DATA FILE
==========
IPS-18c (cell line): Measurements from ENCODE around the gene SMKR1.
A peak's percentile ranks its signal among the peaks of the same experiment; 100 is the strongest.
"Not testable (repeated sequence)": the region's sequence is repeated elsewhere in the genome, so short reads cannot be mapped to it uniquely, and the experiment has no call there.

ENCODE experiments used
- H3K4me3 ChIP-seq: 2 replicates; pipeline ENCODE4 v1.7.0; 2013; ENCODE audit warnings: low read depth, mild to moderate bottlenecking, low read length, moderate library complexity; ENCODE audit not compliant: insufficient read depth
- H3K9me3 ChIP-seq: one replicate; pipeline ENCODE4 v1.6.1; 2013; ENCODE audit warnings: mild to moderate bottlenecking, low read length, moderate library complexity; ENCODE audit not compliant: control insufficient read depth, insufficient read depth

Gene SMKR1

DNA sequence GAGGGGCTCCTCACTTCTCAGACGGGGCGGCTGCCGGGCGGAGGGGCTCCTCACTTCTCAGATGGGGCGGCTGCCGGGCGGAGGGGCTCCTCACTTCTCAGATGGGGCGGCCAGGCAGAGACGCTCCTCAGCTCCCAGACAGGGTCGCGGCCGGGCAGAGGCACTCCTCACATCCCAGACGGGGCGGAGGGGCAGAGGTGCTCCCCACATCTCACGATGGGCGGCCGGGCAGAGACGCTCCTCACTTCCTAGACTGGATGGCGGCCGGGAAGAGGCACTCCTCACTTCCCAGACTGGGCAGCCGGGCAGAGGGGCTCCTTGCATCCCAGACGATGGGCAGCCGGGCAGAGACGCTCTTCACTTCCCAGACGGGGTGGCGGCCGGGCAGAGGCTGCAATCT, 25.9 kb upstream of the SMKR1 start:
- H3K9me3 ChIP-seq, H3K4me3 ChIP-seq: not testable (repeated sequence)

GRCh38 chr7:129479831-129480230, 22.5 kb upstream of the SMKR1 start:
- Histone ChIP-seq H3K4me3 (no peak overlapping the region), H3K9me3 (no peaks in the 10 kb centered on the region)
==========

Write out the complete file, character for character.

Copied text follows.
IPS-18c (cell line): Measurements from ENCODE around the gene SMKR1.
A peak's percentile ranks its signal among the peaks of the same experiment; 100 is the strongest.
"Not testable (repeated sequence)": the region's sequence is repeated elsewhere in the genome, so short reads cannot be mapped to it uniquely, and the experiment has no call there.

ENCODE experiments used
- H3K4me3 ChIP-seq: 2 replicates; pipeline ENCODE4 v1.7.0; 2013; ENCODE audit warnings: low read depth, mild to moderate bottlenecking, low read length, moderate library complexity; ENCODE audit not compliant: insufficient read depth
- H3K9me3 ChIP-seq: one replicate; pipeline ENCODE4 v1.6.1; 2013; ENCODE audit warnings: mild to moderate bottlenecking, low read length, moderate library complexity; ENCODE audit not compliant: control insufficient read depth, insufficient read depth

Gene SMKR1

DNA sequence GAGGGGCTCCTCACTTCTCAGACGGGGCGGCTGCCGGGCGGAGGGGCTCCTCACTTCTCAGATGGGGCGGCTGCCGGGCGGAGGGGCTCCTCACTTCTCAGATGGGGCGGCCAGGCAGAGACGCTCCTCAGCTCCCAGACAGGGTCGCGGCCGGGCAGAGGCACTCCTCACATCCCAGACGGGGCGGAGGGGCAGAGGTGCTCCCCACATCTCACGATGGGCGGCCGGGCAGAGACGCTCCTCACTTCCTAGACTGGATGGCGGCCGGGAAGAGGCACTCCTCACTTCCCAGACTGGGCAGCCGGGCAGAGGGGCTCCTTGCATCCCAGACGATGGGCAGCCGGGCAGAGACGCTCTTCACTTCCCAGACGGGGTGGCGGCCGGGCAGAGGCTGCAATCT, 25.9 kb upstream of the SMKR1 start:
- H3K9me3 ChIP-seq, H3K4me3 ChIP-seq: not testable (repeated sequence)

GRCh38 chr7:129479831-129480230, 22.5 kb upstream of the SMKR1 start:
- Histone ChIP-seq H3K4me3 (no peak overlapping the region), H3K9me3 (no peaks in the 10 kb centered on the region)